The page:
16. So, I hid in my office … • Stared at SPEC code, wrote perl scripts • every feature is used • code is idiomatic • pointers are never assigned, except heap • most pointers arise through parameter passing • some code is just too hard for any analysis • Result: new algorithm driven by real code

17. FSCS: Flow-sensitive Context-sensitive FICS: Flow-insensitive Context-sensitive FSCI: Flow-sensitive Context-insensitive Precision Cost FICI: Flow-insensitive Context-insensitive Pointer Analysis Landscape

18. Imprecise Precise Andersen (cubic) Expensive 500 KLOC in several minutes, 2GB Steensgaard (almost linear) Cheap 1.5 MLOC in 1 minute, 100 MB FICI Pointer Analysis One level flow (quadratic)

19. r1 p q r2 r1 q p r2 r3 Andersen’s Algorithm p = &q; p = q;

20. s1 r1 p s2 q r2 s3 r1 s1 q p r2 s2 Andersen’s Algorithm p = *q; *p = q;

21. p q p p q q Steensgaard’s Algorithm p = q;

22. Motivation for One Level Flow foo(&s1); foo(&s2); bar(&s3); foo(struct s *p) { *p.a = 3; bar(p);} bar(struct s *q) { *q.b = 4;}

23. p q p q s1 s2 s3 s1,s2,s3 Simplified Example p = &s1; p = &s2; q = &s3; q = p; *p.a = 3; *q.b = 4;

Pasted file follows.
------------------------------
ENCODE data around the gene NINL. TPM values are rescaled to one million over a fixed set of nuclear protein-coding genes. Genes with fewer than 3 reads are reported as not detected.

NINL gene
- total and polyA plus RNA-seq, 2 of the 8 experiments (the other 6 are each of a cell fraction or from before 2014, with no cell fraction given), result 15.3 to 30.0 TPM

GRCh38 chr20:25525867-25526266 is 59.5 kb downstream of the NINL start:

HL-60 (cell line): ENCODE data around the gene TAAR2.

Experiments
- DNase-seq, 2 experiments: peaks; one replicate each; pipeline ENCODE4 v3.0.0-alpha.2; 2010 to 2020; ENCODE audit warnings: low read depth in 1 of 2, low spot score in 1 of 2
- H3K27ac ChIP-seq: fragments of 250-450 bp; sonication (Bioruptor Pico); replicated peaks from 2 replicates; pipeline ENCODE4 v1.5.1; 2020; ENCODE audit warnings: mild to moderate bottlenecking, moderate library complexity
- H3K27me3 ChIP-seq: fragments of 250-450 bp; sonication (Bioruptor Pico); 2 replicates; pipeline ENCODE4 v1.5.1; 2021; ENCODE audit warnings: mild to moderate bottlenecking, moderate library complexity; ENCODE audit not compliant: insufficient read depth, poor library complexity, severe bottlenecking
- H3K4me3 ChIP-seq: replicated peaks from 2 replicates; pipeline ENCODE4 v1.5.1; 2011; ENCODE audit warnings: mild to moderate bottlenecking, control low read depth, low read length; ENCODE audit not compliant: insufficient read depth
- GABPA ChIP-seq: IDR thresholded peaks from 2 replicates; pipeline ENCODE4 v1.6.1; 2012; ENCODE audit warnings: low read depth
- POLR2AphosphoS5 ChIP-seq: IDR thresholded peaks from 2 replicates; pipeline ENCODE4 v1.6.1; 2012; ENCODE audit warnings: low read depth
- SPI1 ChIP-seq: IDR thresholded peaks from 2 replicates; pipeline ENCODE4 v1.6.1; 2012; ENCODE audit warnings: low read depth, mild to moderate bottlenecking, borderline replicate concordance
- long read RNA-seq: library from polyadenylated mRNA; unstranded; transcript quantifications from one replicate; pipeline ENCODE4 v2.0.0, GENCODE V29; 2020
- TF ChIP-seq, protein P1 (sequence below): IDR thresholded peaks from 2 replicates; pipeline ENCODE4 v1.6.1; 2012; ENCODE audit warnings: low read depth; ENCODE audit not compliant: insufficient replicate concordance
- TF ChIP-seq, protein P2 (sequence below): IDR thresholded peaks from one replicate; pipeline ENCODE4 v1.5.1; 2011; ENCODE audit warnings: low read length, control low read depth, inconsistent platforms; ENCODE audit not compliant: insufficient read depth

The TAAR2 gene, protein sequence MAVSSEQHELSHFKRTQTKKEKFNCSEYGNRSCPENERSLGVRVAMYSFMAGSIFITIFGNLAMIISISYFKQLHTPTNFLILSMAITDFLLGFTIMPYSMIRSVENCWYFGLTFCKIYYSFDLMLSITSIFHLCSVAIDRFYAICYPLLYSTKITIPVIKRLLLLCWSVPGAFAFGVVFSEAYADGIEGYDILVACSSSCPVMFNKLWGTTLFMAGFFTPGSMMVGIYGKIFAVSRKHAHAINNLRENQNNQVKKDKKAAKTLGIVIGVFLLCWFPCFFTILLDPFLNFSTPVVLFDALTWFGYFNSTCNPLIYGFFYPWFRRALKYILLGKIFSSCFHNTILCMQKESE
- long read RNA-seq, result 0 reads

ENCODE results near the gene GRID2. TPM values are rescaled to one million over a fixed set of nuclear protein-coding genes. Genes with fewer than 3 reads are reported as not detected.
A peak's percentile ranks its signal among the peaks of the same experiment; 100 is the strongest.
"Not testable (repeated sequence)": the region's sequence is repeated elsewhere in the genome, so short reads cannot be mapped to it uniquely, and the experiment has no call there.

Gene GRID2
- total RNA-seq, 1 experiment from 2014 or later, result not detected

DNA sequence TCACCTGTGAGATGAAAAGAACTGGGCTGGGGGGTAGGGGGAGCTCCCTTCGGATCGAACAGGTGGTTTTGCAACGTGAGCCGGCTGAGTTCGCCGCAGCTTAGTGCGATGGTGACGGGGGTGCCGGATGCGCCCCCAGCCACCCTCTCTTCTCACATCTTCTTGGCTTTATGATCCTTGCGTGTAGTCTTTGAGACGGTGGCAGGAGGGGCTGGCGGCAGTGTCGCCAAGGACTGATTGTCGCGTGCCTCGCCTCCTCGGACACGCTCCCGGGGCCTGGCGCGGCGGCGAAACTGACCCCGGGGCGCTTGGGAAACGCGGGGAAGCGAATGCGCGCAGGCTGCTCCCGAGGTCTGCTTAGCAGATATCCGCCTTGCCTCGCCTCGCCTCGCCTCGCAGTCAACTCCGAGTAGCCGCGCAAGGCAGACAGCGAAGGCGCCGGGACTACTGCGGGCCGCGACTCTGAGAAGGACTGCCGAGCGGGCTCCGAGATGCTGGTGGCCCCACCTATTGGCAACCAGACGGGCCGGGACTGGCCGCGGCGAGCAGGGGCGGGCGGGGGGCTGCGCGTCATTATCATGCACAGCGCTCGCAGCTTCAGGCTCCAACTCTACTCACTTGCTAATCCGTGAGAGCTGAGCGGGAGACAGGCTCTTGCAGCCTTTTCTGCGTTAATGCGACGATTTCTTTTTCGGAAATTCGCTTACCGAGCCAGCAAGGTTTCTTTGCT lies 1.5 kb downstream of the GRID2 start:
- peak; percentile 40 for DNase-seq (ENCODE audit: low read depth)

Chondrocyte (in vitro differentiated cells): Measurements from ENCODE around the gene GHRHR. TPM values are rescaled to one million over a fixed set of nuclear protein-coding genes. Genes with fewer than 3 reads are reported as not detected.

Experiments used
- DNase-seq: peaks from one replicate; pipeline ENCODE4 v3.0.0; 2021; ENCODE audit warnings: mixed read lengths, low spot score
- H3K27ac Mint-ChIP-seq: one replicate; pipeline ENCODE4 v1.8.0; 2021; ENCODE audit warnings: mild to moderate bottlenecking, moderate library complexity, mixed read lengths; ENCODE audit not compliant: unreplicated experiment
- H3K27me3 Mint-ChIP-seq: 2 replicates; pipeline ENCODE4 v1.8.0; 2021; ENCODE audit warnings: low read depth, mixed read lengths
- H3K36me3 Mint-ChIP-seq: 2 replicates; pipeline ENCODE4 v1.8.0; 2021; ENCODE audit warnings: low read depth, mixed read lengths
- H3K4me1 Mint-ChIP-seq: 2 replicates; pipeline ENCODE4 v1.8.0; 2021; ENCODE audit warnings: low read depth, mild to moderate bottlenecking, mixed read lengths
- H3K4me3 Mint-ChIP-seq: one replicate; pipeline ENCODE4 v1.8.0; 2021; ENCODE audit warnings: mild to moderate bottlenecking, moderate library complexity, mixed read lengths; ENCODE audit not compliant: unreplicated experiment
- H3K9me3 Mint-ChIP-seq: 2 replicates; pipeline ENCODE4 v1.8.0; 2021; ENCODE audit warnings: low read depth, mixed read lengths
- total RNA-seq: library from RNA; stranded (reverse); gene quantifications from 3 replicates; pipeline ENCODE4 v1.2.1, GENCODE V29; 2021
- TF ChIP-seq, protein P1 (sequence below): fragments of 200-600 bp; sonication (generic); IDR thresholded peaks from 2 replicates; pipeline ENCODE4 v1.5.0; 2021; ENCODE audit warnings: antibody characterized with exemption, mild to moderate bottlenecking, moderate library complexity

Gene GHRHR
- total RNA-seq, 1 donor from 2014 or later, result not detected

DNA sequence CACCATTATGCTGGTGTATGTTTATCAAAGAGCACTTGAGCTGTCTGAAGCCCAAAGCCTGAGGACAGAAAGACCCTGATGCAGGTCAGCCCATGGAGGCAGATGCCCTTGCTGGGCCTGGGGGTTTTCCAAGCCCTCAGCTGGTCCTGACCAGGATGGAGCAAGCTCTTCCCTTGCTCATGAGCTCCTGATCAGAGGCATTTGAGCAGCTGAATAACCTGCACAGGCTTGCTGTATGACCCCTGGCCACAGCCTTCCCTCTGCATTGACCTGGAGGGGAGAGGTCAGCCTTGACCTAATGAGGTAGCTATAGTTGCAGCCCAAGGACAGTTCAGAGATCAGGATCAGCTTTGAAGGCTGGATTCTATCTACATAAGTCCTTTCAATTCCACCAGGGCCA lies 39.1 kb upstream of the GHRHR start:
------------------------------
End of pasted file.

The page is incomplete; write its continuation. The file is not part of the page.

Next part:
24. p p q q One Level Flow p = q;

25. p = &s1; p = &s2; q = &s3; q = p; *p.a = 3; *q.b = 4; p = &s1; p = &s2; q = &s3; q = p; *p.a = 3; *q.b = 4; p = &s1; p = &s2; q = &s3; q = p; *p.a = 3; *q.b = 4; p = &s1; p = &s2; q = &s3; q = p; *p.a = 3; *q.b = 4; p p q q s1 s1 s3 s3 s2 s2 Simplified Example p = &s1; p = &s2; q = &s3; q = p; *p.a = 3; *q.b = 4;

26. e OLF: Simple Reachability Single query: Linear All queries: Quadratic

27. x y OLF: Cached Reachability MAX MS Word : From 1 hour to 30 seconds for all queries

28. Running time (seconds)

29. Average sizes of points-to sets

30. This project had flaws too … • B: We don’t solve problems • solved an open problem in pointer analysis • But • never got around to buffer overflow • didn’t use PTA for optimization • addressed these issues later, but • should have been driven by the problem

31. Since then … • Others have made And94 fast • Heintze PLDI 01 • suggested by OLF results • But what about context-sensitivity? • crucial for value flow analysis • GOLF (DLFR SAS 01) • combines OLF and one level of instantiation constraints (Rehof’s lecture) • context-sensitive value flow on MLOC

32. OLF: Call Example id(r) {return r;} p = id(&x); q = id(&y); *p = 3; r = &x; p = r; r = &y; q = r; *p = 3;

33. r p x *r *p y *q q OLF: Call Example r = &x; p = r; r = &y; q = r; *p = 3;

34. r p x ( ) *r *p y [ *q ] q GOLF: Call Example id(r) {return r;} p = id(&x); q = id(&y); *p = 3;

35. We have an analysis that is … • fast enough to run on MLOC • good enough for static optimization • who cares; leave it to the chip makers! • not good enough for dynamic optimization (MDCE PASTE 01) • not good enough to track interesting correctness properties in real code

36. Correctness: the killer app • Hardware can • speed up programs • enforce correctness at run-time • Hardware cannot • enforce correctness before product is shipped • Testers can • find errors on some paths • Testers cannot • find errors on all paths • So, use static analysis to find errors